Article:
Good Test Fire Clears Next Falcon Heavy for April 9 Launch with Arabsat 6A

SpaceX’s second Falcon Heavy rocket forays to life with a static test fire on Kennedy Space Center pad 39A April 5, 2019 at noon. Following test fire, SpaceX scheduled launch for April 9, 2019. Photo Credit: Mike Killian /

Fourteen months since its triumphant maiden voyage, the 27 engines of SpaceX’s mighty Falcon Heavy came to life again today (April 5) for a standard launch practice countdown (dress rehearsal) and Static Test Fire, which now paves way for the beast to soar again as soon as April 9, as it takes flight with its first commercial client.

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Parker Solar Probe Makes Second Fiery Flyby of the Sun

Artist’s conception of the Parker Solar Probe making a close approach to the Sun. Image Credit: Steve Gribben/NASA/JH-APL

NASA’s Parker Solar Probe (PSP) made its second close approach of the Sun yesterday – the closest that any spacecraft has ever flown past any star.

PSP passed through the outermost layers of the Sun’s atmosphere, the corona, at 213,000 mph, coming within 15 million miles of the Sun itself. Closest approach, called perihelion, occurred at 6:40 p.m. EDT. PSP began this phase of the mission back on March 30, 2019, and it will last until April 10.

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'To Finish the Paint Job': Remembering Pad 39B, 50 Years After First Rollout

For five decades, Pad 39B at the Kennedy Space Center (KSC) has served as the starting-point for some of the most pivotal missions in U.S. spaceflight history—from the launches of three Skylab crews and the astronauts of Apollo-Soyuz to more than 50 Space Shuttle flights and the first (and last) flight of the ill-fated Ares I-X—and now stands impatiently primed for the inaugural voyage of the Space Launch System (SLS), sometime after June 2020.

Fifty years ago, this spring, eleven millions pounds-worth (almost 5 million kilograms) of Saturn V booster rolled-out to the pad to become 39B’s first client. Apollo 10 would fly two months later, marking the first time that the new pad would be used to send humans to the Moon. That first rollout, all those years ago, would open the floodgates to a total of 59 launches from the Home Planet, including some of the most pivotal flights of exploration in NASA’s history.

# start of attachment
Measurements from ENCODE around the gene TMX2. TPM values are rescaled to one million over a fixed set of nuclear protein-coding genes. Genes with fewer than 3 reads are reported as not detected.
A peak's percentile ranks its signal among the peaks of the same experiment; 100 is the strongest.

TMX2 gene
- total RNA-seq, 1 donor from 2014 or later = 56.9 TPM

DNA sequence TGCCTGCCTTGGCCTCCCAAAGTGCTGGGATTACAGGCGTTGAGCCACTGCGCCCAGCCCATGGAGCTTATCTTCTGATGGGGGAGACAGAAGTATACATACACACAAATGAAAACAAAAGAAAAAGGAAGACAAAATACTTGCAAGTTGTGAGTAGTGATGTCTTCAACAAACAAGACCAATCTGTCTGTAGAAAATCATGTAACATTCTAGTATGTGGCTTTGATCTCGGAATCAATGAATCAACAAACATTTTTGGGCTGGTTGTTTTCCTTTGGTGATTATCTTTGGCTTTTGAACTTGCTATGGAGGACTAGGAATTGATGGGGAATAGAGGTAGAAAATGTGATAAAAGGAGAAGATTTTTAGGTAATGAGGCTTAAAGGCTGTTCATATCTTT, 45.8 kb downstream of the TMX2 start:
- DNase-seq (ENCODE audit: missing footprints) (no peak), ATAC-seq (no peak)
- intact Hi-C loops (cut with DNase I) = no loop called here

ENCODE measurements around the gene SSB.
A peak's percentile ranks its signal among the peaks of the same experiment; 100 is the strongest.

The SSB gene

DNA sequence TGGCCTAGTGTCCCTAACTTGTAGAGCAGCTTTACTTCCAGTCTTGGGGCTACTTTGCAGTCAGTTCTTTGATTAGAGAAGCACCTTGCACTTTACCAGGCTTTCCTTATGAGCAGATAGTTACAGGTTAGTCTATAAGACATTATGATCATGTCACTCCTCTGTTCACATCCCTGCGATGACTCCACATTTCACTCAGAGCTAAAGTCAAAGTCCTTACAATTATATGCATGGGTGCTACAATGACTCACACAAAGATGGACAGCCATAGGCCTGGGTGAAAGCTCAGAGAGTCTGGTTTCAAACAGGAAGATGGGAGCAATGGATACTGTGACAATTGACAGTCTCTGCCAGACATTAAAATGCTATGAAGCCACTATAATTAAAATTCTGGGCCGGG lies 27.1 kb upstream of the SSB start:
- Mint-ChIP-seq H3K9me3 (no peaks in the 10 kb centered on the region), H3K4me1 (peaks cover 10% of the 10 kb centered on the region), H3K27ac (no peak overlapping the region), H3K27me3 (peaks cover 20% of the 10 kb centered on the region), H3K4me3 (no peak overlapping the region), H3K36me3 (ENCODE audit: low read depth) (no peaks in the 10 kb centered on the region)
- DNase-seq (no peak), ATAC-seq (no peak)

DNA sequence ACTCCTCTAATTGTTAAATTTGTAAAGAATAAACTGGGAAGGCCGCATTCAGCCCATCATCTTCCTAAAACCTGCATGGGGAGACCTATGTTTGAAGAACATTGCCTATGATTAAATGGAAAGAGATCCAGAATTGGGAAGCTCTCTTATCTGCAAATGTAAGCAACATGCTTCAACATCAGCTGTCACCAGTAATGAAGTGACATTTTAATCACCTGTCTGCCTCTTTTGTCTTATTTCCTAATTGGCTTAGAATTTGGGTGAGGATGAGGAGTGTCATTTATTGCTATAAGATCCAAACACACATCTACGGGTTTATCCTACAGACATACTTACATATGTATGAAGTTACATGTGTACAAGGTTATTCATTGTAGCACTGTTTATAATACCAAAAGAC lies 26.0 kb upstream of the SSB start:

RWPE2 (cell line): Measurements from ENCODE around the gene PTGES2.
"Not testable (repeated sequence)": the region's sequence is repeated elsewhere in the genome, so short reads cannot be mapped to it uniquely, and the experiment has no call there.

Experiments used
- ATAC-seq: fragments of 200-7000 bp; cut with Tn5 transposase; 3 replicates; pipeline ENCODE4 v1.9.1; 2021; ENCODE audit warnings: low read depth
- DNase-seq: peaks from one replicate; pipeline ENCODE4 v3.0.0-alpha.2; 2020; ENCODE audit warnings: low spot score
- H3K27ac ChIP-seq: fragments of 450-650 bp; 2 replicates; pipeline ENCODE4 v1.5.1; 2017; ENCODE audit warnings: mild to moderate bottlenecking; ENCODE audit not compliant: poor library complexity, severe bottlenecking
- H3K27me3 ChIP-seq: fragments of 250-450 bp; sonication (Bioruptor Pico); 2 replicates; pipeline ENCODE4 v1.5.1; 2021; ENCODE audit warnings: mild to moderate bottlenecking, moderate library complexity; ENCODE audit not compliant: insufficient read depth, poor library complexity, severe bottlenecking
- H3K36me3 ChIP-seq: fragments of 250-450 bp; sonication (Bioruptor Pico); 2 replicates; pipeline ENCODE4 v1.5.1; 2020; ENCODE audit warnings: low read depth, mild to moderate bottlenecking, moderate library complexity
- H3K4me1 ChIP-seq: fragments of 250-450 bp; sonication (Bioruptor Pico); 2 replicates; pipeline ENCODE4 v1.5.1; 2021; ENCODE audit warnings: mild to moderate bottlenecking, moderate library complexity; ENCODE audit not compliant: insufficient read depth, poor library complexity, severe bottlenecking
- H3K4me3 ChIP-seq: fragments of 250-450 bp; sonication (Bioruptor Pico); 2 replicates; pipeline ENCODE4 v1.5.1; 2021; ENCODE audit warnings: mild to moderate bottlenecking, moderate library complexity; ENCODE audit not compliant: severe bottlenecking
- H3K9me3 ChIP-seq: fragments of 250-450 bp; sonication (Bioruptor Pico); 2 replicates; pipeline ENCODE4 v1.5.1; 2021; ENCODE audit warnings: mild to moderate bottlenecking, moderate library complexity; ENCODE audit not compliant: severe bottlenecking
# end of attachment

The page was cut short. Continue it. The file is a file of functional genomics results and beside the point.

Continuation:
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'Full Power for Full Science': Remembering STS-119, Ten Years On

The International Space Station (ISS), as it appeared in March 2009, as shuttle Discovery departed at the end of STS-119. The S-6 truss and its two sets of solar array wings are visible at the far right of frame. Photo Credit: NASA, via Joachim Becker/

Ten years ago, this month, the crew of shuttle Discovery roared to orbit and achieved—in the words of Kennedy Space Center (KSC) launch commentator Candrea Thomas—“full power for full science” aboard the International Space Station (ISS), by delivering the fourth and final set of U.S.-built solar arrays, batteries and radiators to the sprawling orbital outpost. During their 13 days in space, STS-119 Commander Lee “Bru” Archambault and his crew supported extensive robotics, three sessions of Extravehicular Activity (EVA) and rotated long-duration crew members aboard the ISS, bringing NASA veteran Sandy Magnus home after four months and dropping off Koichi Wakata to become the first Japanese astronaut to fly a long-duration space station mission.

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Dream Chaser Clears Another NASA Review for Inaugural 2021 Launch

Sierra Nevada Corporation's Dream Chaser engineering test vehicle at NASA's Armstrong Flight Research Center. Photo Credit: NASA

America’s next ‘spaceplane’ recently cleared another key NASA review towards flight, checking off the next milestone on Sierra Nevada Corp’s (SNC) journey to launching their first Dream Chaser atop a ULA Atlas V rocket from Cape Canaveral Air Force Station, Florida in 2021.